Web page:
Martin Luther King, Jr. in Arabic Translation

The Global Americana Institute is delighted to announce the publication in Arabic of Marshall Frady’s biography of Martin Luther King, Jr. along with some of King’s landmark speeches and writings. The book has been brought out by Dar al-Saqi, the foremost Arabic publishing house, which also does important English-language publishing in London.

Martin Luther King, Jr. in Arabic

Martin Luther King, Jr. in Arabic

This timely and important volume is being published for Arabic-speaking audiences in the era of the Arab Spring, when non-violent political action and aspirations for an inclusive political vision have been keynotes of progressive politics in the region.

The US involvement in the Arab world is extensive and multi-dimensional. But on both sides of the Atlantic, it seldom involves a serious engagement of ideas. For the best of American political and social thought to be available in Arabic seems to us indispensable in this era. We are grateful for our supporters, and encourage more of those who care about these issues to become supporters.

Likewise, we encourage other webmasters, bloggers, Facebook and Tumblir and Twitter users, etc., who approve of this project widely to mirror this announcement at their own pages. This endeavor is a purely charitable one.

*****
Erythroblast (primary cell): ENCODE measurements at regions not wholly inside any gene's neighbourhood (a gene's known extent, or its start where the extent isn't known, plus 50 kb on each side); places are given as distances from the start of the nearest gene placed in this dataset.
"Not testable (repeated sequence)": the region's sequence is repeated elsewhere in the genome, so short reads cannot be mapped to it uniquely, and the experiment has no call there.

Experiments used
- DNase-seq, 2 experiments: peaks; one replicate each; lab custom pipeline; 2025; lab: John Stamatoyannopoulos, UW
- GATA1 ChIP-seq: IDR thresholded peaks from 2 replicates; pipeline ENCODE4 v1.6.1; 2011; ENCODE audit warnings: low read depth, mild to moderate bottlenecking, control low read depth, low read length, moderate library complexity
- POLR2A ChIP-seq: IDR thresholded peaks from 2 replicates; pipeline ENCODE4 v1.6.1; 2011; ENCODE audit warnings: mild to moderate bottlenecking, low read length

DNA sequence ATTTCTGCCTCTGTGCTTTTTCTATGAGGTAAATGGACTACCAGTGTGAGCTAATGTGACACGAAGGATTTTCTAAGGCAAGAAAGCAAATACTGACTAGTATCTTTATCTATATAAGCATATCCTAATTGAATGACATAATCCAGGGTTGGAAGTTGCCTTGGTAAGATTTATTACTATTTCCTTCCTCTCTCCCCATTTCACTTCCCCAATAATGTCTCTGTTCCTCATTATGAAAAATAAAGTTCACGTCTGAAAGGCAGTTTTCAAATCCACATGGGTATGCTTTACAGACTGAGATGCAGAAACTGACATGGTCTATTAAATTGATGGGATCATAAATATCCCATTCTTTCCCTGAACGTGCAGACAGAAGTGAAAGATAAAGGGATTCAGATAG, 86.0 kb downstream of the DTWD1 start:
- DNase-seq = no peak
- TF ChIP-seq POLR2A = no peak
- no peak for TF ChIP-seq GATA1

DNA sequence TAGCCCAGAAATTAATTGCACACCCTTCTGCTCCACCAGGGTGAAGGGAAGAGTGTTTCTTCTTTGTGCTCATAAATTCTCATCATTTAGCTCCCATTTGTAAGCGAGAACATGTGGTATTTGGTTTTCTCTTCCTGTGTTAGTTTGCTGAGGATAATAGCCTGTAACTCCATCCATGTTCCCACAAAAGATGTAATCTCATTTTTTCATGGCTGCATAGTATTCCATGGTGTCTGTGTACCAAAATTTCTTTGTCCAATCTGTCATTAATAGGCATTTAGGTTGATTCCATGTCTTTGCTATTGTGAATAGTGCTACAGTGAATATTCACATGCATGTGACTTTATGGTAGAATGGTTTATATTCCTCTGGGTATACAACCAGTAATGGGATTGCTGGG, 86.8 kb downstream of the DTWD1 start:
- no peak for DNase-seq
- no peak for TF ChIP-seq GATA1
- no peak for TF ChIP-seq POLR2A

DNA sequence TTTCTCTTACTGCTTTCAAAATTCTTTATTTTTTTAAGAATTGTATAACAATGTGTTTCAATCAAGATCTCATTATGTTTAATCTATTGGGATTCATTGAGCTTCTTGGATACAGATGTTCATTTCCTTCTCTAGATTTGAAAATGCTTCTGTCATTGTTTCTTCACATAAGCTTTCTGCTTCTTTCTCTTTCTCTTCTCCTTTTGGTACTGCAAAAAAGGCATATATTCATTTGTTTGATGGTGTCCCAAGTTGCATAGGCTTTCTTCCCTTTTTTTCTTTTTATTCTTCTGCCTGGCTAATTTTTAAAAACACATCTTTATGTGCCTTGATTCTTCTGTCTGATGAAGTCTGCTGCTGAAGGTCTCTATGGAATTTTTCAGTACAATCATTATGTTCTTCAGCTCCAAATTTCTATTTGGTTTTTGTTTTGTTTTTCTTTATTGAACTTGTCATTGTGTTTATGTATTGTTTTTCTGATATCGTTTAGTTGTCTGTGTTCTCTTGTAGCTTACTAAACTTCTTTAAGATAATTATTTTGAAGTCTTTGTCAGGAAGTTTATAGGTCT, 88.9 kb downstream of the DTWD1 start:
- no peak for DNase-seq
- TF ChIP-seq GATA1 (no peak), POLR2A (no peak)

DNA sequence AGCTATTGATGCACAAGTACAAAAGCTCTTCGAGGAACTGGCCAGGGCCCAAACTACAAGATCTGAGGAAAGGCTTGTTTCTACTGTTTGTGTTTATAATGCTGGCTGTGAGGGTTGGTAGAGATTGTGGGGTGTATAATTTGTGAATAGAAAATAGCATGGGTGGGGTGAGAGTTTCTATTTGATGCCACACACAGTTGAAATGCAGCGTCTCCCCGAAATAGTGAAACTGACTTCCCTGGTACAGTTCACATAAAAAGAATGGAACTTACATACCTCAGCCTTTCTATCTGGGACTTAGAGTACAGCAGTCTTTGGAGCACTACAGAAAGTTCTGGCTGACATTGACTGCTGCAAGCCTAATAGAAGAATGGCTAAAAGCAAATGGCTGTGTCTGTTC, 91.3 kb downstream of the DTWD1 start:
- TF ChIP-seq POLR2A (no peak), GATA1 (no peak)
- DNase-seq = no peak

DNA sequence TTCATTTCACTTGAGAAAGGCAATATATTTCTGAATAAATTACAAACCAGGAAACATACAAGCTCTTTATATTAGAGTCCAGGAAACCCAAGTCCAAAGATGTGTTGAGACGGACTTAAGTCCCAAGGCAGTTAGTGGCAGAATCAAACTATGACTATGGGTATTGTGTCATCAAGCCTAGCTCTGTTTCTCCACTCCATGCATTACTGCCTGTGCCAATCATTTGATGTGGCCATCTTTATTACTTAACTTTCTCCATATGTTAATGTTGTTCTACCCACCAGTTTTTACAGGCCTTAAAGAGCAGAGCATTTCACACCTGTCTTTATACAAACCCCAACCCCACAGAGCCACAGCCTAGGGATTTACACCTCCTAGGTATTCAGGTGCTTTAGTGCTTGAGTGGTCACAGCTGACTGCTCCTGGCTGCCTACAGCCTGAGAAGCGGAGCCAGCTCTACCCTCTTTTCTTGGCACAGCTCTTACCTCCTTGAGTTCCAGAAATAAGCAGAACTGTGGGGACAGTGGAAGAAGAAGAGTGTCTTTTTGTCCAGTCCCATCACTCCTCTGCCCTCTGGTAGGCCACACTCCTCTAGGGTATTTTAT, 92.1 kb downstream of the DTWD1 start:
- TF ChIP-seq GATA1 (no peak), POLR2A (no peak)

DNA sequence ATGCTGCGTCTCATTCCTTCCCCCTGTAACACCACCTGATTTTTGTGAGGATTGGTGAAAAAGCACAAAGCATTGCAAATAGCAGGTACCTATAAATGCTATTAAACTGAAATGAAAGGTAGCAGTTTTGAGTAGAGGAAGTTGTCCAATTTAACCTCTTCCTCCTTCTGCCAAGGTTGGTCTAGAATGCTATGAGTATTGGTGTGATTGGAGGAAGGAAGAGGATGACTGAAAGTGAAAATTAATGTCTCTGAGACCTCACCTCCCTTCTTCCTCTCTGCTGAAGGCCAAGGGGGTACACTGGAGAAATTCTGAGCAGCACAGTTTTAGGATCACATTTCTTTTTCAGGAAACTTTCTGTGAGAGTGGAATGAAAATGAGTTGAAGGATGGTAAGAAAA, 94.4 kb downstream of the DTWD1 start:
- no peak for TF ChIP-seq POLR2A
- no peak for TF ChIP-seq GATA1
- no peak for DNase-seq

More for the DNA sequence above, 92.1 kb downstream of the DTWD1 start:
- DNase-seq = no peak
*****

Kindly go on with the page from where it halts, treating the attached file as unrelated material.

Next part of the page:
King is known in the Arab world, mainly to those who read English or French, and I was told that some of his writings were extemporaneously interpreted in Arabic at Tahrir Square in January-February 2011, during the Egyptian revolution. OCLC Worldcat, among the more comprehensive databases of published books in the world, only lists eight books on King in Arabic, one of them a biography for children.

This publication follows upon our first major translation, of selected works on the separation of religion and state, democracy, rights and the separation of powers by Thomas Jefferson.

The Global Americana Institute is extremely pleased to add another major work to this small literature in Arabic about a great American thinker on peace, human rights and justice.

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3 Responses

  1. The greatest power and points of leverage in effecting events are great ideas.

    Ideas such as those of Jefferson and King, properly translated and presented, may be some of the most powerful elements that might be introduced into societies in the process of developing and asserting themselves.

    No better use of a dollar.

    • Dr. King`s letter from the Birmingham jail and his speech at the “Poor peoples march” on Washington D.C. should be must read for everyone. Likewise Dr. King`s Vietnam speech at the New York church should be more widely distributed around the world. He is definitely one of the American “greats” of the 20th century!

  2. Great. In ten years, people in the Arab world are going to have a better understanding of Martin Luther King than people in the United States.

    They’re actually getting his real words. For the past thirty years, we’ve been fed the myth of Teddy Bear Martin Luther King, a kindly sort of fellow who travelled around the country giving patriotic speeches and telling black people not to be violent. Lemme tell you, conservatives LOVE Teddy Bear Martin Luther King!

    You see, he had this philosophy which he called “Non-violent mumble mumble mumble… “

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